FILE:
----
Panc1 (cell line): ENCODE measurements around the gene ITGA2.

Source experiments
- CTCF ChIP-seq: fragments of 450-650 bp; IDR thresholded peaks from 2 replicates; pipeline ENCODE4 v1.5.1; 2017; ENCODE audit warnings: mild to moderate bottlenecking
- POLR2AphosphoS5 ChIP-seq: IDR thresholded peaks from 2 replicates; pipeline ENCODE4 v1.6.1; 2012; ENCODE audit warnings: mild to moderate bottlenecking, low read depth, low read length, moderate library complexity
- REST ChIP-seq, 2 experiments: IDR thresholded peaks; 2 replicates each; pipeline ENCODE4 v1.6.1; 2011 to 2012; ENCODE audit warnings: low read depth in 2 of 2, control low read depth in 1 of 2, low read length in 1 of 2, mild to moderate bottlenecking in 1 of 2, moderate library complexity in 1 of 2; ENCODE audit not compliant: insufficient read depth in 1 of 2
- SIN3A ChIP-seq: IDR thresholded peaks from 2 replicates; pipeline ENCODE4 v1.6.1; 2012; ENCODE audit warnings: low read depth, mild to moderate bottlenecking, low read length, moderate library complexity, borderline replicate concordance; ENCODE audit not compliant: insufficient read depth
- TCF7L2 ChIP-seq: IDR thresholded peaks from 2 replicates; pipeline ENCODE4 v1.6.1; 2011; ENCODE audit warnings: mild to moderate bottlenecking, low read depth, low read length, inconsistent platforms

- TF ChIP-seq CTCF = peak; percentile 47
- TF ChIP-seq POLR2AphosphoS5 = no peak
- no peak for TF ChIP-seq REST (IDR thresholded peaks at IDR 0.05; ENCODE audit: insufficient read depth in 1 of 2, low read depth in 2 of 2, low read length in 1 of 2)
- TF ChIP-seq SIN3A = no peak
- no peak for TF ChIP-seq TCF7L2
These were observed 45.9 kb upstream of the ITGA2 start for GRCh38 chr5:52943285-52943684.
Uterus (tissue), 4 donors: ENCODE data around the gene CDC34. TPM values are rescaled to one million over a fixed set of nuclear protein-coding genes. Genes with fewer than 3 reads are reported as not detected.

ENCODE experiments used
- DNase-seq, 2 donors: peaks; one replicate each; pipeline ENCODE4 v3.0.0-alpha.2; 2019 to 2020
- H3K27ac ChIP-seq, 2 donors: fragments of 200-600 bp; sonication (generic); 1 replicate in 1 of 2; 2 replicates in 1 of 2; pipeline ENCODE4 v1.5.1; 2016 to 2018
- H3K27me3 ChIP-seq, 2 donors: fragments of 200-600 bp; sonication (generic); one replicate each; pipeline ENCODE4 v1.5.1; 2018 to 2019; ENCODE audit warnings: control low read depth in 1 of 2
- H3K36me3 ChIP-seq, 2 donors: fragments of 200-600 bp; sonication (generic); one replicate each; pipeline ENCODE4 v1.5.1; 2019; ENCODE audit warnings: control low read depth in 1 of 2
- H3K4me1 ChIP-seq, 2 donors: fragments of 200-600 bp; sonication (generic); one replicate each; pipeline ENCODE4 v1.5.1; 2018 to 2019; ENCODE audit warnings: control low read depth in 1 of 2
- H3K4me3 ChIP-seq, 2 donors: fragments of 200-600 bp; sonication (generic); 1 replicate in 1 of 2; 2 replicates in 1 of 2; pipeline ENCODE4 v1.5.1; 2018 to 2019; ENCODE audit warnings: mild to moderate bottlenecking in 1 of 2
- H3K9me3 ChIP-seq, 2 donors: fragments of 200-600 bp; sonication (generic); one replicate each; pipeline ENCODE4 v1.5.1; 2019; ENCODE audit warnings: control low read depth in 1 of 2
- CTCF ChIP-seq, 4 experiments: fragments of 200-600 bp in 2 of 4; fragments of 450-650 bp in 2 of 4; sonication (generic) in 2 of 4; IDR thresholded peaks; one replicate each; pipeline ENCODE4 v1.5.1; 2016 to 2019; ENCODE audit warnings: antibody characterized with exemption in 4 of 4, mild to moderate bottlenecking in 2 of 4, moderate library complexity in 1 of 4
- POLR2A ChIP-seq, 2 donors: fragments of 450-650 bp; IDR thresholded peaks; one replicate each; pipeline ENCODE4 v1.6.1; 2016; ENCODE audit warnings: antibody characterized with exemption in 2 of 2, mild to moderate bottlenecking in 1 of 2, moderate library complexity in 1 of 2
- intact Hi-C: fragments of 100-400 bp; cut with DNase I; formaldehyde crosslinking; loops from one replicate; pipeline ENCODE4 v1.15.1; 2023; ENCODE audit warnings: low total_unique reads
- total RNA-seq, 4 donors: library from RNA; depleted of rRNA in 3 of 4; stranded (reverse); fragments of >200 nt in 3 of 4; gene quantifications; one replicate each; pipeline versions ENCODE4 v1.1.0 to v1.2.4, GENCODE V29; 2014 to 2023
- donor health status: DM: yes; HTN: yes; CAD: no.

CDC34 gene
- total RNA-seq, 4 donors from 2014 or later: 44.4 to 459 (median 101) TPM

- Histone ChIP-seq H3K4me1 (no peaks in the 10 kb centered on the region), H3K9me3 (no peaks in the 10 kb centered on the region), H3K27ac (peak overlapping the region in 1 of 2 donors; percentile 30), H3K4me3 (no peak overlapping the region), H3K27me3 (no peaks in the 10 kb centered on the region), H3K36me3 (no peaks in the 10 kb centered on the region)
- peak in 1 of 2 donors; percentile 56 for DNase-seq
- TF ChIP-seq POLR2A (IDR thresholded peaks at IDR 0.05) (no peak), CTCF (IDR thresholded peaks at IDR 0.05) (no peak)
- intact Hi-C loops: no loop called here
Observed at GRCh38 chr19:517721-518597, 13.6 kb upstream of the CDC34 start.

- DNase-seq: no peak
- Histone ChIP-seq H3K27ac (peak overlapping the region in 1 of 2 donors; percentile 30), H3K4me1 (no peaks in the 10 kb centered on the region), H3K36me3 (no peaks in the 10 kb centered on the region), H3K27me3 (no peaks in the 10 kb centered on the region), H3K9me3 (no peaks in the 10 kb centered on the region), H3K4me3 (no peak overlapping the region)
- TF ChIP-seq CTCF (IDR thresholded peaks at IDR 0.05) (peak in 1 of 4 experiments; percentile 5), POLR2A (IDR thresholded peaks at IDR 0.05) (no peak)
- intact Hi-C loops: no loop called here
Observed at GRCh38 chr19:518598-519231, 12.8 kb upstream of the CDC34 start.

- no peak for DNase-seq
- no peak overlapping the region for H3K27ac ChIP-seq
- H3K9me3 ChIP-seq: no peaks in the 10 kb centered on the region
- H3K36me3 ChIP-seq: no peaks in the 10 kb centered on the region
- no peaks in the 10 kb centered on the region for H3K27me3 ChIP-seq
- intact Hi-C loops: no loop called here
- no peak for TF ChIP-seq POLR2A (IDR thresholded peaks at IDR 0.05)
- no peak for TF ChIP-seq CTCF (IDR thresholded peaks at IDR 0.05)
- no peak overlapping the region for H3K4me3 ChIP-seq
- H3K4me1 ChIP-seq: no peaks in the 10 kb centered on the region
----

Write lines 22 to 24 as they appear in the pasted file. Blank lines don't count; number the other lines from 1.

- H3K9me3 ChIP-seq, 2 donors: fragments of 200-600 bp; sonication (generic); one replicate each; pipeline ENCODE4 v1.5.1; 2019; ENCODE audit warnings: control low read depth in 1 of 2
- CTCF ChIP-seq, 4 experiments: fragments of 200-600 bp in 2 of 4; fragments of 450-650 bp in 2 of 4; sonication (generic) in 2 of 4; IDR thresholded peaks; one replicate each; pipeline ENCODE4 v1.5.1; 2016 to 2019; ENCODE audit warnings: antibody characterized with exemption in 4 of 4, mild to moderate bottlenecking in 2 of 4, moderate library complexity in 1 of 4
- POLR2A ChIP-seq, 2 donors: fragments of 450-650 bp; IDR thresholded peaks; one replicate each; pipeline ENCODE4 v1.6.1; 2016; ENCODE audit warnings: antibody characterized with exemption in 2 of 2, mild to moderate bottlenecking in 1 of 2, moderate library complexity in 1 of 2